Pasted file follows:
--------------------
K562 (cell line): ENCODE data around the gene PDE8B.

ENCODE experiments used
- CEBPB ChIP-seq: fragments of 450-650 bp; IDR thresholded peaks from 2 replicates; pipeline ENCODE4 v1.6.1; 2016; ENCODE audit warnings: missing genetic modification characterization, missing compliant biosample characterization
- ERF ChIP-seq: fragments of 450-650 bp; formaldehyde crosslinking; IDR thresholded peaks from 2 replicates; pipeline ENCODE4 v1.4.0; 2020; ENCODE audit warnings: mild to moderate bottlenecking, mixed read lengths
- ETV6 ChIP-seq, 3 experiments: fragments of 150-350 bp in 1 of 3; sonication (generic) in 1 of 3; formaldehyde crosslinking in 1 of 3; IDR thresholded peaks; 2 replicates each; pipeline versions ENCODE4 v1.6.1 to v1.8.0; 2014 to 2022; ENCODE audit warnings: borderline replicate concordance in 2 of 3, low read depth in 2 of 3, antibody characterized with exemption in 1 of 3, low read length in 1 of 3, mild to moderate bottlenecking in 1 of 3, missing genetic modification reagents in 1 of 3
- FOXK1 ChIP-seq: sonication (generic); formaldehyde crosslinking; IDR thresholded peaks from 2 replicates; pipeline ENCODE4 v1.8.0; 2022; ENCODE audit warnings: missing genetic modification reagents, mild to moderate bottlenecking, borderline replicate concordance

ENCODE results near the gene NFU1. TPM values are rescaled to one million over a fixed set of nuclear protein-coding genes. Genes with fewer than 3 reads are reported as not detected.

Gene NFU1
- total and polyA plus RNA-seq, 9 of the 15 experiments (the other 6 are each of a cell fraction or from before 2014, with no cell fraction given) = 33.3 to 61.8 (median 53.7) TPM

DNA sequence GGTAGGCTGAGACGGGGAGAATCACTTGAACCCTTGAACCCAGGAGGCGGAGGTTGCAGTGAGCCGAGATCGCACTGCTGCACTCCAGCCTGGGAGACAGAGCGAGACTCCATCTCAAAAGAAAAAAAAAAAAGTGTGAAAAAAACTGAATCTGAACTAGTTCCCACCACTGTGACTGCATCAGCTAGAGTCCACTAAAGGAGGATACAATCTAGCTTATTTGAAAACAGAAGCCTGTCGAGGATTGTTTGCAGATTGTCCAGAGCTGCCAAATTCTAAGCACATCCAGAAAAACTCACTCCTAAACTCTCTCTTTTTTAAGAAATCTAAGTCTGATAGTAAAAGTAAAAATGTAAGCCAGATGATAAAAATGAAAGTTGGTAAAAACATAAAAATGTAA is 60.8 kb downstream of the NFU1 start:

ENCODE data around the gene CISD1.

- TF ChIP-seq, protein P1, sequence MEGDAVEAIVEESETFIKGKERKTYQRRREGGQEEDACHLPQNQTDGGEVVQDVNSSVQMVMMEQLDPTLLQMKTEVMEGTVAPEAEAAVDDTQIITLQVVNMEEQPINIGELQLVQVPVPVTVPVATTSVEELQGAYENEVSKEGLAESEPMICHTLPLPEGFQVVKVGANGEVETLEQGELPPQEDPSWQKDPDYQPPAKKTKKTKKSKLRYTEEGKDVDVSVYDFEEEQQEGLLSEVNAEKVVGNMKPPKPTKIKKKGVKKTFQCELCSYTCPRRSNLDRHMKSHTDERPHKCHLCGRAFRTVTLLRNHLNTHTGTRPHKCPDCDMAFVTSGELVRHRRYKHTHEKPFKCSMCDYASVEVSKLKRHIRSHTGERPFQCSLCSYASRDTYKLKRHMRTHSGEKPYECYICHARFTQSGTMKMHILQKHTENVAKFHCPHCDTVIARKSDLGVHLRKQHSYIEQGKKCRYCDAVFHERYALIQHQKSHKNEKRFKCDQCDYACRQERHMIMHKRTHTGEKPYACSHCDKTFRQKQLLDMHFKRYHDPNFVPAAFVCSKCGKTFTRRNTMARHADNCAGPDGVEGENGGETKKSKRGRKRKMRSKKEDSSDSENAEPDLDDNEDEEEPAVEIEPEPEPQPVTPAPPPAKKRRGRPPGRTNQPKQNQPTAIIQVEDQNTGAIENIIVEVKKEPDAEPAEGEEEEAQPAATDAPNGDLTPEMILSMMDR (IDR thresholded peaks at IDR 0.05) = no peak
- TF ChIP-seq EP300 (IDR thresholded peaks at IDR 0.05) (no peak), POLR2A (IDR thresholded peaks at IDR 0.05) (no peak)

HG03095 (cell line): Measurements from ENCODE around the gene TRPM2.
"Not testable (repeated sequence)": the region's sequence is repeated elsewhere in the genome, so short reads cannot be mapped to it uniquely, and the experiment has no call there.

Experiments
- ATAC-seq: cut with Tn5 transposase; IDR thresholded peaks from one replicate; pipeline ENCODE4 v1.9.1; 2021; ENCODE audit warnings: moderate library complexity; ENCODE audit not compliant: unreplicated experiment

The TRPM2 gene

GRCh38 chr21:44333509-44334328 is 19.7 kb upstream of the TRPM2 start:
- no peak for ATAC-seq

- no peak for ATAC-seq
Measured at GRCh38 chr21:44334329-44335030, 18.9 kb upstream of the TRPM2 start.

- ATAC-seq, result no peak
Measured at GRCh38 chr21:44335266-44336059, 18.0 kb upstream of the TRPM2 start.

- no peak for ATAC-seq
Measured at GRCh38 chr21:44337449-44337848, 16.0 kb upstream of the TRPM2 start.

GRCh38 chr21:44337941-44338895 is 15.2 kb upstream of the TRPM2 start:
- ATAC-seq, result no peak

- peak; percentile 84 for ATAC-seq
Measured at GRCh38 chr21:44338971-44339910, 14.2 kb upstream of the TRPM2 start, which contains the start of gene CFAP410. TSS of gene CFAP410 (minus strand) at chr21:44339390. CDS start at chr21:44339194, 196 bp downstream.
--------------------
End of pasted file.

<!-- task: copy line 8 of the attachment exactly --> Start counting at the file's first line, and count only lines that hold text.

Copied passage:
Gene NFU1